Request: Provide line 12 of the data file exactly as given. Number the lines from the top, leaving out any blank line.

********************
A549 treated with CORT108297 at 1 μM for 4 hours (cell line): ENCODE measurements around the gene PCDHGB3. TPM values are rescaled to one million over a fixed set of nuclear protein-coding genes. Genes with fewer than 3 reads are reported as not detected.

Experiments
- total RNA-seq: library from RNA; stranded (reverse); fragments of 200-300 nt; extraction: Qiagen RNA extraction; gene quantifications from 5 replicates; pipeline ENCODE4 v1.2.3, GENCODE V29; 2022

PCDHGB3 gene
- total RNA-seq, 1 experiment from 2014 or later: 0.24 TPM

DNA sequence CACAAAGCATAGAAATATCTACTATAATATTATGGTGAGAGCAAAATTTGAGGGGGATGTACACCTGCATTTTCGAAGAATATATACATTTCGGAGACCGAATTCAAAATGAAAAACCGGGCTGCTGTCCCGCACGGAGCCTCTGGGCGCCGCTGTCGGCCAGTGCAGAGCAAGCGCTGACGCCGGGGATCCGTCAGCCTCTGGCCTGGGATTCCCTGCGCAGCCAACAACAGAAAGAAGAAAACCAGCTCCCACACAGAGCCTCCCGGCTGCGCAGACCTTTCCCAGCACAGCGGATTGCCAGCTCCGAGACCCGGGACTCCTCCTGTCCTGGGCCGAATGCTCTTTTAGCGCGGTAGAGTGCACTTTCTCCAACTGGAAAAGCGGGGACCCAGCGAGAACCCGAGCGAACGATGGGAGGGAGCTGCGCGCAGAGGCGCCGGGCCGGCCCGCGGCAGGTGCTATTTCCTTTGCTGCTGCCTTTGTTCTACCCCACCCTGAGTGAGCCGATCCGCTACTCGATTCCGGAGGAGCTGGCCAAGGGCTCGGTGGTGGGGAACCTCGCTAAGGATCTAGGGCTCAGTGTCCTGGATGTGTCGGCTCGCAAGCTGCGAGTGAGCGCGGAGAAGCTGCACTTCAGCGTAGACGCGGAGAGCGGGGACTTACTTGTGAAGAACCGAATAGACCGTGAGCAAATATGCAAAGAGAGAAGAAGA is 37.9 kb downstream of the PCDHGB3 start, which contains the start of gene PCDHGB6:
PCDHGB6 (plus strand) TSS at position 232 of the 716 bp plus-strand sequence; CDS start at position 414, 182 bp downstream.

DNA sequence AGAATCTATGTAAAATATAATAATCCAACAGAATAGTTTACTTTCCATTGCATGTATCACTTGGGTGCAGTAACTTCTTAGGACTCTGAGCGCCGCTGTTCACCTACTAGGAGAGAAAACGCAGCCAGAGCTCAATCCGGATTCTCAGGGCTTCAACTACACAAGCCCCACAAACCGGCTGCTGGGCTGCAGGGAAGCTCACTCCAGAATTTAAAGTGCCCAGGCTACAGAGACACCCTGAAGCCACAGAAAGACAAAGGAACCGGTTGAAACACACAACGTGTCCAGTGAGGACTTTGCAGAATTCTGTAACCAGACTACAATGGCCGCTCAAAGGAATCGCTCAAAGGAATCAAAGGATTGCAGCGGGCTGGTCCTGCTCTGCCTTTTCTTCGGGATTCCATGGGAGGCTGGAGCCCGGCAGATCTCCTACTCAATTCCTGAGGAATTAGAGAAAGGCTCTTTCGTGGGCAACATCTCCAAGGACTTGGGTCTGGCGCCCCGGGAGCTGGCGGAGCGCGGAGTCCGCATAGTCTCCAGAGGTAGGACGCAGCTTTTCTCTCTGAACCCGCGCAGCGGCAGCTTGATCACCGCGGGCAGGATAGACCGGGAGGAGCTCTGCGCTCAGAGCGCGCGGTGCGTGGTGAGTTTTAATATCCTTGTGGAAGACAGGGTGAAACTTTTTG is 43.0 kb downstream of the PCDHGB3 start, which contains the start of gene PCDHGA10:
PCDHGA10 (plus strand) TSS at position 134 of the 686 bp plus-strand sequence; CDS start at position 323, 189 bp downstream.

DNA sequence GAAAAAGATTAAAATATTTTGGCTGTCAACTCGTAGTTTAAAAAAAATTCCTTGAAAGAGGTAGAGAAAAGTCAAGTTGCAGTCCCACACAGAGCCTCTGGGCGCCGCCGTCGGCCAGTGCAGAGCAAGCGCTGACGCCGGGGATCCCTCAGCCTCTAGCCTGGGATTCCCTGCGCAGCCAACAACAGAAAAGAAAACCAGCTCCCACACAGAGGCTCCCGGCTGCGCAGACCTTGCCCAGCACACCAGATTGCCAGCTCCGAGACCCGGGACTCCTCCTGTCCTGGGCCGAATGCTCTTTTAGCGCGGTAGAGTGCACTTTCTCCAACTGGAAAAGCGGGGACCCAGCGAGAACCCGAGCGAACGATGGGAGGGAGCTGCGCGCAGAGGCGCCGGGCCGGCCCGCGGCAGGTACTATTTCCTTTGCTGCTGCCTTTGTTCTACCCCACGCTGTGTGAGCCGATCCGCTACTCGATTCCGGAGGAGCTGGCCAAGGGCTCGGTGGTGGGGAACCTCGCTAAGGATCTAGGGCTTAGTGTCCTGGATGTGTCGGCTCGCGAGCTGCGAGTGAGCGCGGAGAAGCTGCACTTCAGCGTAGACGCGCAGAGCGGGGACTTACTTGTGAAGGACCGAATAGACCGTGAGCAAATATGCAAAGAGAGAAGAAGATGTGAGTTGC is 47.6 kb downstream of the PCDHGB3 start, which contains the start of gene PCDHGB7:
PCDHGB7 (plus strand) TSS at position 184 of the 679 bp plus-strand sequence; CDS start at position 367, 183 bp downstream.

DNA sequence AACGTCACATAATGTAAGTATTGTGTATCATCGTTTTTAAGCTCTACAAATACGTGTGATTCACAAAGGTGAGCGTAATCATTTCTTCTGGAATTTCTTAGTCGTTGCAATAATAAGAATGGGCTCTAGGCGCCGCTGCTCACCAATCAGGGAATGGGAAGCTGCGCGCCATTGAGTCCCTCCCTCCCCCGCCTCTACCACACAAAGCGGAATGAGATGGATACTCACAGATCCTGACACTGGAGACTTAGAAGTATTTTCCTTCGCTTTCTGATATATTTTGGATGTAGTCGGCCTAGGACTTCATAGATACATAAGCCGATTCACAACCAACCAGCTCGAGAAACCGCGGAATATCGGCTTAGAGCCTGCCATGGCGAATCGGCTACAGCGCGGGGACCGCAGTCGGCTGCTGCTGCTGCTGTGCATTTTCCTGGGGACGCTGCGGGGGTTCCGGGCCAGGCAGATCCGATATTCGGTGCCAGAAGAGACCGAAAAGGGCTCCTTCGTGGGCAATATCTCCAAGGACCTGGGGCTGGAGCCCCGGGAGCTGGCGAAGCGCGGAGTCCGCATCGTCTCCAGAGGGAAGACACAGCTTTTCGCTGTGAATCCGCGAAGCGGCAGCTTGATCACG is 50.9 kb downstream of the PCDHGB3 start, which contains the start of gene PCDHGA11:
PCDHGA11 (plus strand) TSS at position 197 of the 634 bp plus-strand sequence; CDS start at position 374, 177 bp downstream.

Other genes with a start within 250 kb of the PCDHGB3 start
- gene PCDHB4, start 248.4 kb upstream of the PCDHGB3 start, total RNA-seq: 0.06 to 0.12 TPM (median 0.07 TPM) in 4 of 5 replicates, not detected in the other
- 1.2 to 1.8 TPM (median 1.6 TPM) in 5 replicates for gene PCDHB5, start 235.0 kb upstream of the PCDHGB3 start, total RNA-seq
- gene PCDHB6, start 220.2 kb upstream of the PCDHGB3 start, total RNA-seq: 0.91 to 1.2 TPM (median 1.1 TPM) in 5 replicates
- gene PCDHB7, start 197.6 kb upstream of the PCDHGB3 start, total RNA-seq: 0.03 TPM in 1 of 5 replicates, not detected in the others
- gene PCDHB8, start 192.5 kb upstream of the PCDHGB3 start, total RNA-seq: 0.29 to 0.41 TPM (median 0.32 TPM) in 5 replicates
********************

DNA sequence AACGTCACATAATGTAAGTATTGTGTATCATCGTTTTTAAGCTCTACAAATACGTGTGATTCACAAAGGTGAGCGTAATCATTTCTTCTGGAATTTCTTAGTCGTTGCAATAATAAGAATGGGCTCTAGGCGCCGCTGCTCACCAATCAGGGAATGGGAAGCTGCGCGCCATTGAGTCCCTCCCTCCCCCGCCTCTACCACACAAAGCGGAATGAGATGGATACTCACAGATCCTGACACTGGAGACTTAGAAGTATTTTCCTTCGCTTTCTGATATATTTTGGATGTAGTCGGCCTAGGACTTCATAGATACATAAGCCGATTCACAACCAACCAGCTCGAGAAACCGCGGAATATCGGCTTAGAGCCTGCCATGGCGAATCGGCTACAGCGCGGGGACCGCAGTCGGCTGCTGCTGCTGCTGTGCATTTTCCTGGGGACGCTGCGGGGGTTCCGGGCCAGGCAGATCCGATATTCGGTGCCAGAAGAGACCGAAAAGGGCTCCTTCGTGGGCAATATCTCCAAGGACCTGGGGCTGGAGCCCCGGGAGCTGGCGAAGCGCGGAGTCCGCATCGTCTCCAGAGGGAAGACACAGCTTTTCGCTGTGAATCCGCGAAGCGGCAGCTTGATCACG is 50.9 kb downstream of the PCDHGB3 start, which contains the start of gene PCDHGA11: